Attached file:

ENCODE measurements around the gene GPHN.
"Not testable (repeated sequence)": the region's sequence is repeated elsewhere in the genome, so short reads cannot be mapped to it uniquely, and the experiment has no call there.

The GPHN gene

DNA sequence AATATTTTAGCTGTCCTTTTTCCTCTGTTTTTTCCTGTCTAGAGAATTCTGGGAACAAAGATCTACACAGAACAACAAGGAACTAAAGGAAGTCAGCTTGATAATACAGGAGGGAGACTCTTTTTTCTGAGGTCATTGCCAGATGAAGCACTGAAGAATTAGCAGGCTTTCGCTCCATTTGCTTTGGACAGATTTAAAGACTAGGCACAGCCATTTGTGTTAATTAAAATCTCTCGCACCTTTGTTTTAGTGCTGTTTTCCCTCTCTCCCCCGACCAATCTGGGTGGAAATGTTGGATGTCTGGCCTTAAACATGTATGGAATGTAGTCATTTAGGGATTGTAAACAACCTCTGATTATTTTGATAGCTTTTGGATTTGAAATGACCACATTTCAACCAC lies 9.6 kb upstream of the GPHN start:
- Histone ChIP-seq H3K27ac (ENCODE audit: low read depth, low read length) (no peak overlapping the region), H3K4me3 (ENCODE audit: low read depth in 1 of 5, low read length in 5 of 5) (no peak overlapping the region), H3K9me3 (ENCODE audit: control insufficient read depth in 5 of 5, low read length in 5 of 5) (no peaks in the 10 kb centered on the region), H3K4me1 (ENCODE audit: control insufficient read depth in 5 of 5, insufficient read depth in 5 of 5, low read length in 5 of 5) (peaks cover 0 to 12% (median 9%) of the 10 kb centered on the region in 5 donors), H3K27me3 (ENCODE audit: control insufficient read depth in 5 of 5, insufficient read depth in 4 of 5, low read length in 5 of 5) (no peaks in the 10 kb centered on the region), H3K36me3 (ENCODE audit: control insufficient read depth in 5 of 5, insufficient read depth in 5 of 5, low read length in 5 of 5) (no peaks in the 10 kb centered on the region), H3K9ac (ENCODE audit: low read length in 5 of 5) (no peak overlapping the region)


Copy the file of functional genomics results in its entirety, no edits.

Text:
ENCODE measurements around the gene GPHN.
"Not testable (repeated sequence)": the region's sequence is repeated elsewhere in the genome, so short reads cannot be mapped to it uniquely, and the experiment has no call there.

The GPHN gene

DNA sequence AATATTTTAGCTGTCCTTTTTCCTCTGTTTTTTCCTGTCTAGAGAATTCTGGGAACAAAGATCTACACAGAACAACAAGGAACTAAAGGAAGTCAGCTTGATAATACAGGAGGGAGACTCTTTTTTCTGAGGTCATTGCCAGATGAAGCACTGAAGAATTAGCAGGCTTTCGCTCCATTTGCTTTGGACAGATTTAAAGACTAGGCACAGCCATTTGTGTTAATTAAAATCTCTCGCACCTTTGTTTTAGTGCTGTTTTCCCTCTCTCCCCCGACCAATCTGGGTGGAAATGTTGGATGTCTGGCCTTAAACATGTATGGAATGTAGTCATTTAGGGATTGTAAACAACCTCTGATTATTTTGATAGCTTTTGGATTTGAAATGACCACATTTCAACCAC lies 9.6 kb upstream of the GPHN start:
- Histone ChIP-seq H3K27ac (ENCODE audit: low read depth, low read length) (no peak overlapping the region), H3K4me3 (ENCODE audit: low read depth in 1 of 5, low read length in 5 of 5) (no peak overlapping the region), H3K9me3 (ENCODE audit: control insufficient read depth in 5 of 5, low read length in 5 of 5) (no peaks in the 10 kb centered on the region), H3K4me1 (ENCODE audit: control insufficient read depth in 5 of 5, insufficient read depth in 5 of 5, low read length in 5 of 5) (peaks cover 0 to 12% (median 9%) of the 10 kb centered on the region in 5 donors), H3K27me3 (ENCODE audit: control insufficient read depth in 5 of 5, insufficient read depth in 4 of 5, low read length in 5 of 5) (no peaks in the 10 kb centered on the region), H3K36me3 (ENCODE audit: control insufficient read depth in 5 of 5, insufficient read depth in 5 of 5, low read length in 5 of 5) (no peaks in the 10 kb centered on the region), H3K9ac (ENCODE audit: low read length in 5 of 5) (no peak overlapping the region)